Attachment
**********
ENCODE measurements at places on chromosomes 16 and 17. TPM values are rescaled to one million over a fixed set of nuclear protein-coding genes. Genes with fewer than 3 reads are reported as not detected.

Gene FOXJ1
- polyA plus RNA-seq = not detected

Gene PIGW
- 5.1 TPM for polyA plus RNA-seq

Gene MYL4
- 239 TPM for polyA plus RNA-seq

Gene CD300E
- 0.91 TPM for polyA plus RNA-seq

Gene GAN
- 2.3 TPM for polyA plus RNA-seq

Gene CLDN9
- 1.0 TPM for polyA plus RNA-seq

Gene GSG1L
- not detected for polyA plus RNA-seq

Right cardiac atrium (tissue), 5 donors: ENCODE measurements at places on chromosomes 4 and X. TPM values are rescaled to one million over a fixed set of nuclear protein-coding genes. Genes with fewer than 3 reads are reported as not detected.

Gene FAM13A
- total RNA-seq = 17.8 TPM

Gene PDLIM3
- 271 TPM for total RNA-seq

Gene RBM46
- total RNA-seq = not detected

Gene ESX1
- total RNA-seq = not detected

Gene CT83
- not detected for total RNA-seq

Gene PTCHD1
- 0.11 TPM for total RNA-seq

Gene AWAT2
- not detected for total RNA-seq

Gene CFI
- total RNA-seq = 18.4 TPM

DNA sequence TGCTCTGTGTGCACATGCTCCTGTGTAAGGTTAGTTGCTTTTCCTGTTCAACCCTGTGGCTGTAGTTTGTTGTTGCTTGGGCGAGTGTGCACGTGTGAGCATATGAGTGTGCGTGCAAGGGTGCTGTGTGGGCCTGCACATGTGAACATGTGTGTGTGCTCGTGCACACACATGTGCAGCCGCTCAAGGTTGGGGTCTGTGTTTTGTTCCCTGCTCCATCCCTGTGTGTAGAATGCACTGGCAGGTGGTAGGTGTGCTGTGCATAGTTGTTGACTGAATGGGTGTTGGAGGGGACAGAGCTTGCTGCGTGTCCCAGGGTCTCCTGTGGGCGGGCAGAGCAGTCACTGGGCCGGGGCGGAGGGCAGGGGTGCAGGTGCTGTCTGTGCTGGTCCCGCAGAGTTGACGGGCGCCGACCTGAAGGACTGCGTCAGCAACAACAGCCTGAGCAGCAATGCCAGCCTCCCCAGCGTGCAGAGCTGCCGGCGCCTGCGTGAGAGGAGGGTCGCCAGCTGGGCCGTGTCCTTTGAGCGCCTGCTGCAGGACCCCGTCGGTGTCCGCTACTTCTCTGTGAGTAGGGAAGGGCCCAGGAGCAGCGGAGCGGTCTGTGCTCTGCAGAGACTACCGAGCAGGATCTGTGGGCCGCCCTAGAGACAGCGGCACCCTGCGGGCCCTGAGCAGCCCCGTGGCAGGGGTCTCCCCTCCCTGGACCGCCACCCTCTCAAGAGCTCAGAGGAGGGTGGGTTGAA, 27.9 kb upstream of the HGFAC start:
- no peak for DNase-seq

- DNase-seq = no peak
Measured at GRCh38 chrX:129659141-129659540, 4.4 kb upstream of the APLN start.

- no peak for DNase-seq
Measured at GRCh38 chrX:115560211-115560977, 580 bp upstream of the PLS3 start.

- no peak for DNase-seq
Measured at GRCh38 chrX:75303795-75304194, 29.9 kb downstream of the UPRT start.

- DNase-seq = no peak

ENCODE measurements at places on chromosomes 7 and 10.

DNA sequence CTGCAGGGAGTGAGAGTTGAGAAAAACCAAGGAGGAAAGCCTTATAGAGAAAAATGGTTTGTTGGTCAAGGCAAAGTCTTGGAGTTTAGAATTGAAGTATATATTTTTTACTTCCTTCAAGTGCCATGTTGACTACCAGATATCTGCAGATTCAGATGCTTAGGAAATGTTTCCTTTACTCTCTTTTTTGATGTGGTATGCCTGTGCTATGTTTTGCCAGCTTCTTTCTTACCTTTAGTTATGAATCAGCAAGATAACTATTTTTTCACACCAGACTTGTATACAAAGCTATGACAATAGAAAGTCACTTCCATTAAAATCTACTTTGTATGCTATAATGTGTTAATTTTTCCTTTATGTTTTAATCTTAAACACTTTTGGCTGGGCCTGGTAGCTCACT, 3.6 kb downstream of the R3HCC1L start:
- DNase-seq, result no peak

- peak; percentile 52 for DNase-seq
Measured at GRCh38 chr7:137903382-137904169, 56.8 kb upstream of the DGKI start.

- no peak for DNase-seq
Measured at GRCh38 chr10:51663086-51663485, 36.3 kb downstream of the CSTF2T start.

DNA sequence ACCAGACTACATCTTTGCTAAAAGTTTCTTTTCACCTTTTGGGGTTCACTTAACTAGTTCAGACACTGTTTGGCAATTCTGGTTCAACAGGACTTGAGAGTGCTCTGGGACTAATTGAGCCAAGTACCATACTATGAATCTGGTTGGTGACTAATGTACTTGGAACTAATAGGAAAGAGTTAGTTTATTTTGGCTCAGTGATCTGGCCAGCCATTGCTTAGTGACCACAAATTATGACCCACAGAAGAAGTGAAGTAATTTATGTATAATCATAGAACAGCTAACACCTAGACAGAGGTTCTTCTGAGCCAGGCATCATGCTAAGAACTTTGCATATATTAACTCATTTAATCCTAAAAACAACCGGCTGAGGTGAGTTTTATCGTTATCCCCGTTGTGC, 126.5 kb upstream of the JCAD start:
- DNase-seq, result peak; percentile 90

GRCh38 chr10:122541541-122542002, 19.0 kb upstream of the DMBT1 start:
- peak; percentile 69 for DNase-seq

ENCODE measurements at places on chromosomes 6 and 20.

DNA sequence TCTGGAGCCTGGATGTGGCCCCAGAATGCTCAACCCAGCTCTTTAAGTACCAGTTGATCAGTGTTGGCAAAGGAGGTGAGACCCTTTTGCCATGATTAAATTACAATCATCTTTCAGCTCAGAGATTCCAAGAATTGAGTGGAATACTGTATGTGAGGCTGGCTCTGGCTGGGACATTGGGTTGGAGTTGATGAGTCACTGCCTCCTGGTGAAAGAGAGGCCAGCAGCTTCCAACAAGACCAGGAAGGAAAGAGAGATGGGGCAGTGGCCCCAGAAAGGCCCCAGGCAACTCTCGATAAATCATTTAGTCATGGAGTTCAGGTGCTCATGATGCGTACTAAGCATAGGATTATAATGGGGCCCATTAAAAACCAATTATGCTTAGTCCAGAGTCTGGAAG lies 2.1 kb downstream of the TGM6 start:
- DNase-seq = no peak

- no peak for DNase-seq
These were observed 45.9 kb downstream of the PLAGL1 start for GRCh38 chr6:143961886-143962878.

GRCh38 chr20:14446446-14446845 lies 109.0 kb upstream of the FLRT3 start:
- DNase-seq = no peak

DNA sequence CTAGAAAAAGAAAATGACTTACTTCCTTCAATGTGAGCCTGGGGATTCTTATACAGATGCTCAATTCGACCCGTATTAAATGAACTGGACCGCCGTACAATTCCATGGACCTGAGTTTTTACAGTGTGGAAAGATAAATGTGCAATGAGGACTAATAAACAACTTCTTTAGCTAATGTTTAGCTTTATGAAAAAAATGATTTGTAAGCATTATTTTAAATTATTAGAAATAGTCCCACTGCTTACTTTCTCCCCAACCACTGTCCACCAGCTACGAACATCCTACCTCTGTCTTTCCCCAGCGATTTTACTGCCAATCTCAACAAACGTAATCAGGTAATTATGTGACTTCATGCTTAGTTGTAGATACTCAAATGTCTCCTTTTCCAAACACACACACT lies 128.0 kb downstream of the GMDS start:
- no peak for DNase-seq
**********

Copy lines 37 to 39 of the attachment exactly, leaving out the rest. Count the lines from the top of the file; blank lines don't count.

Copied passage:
- no peak for DNase-seq
Measured at GRCh38 chrX:115560211-115560977, 580 bp upstream of the PLS3 start.

- no peak for DNase-seq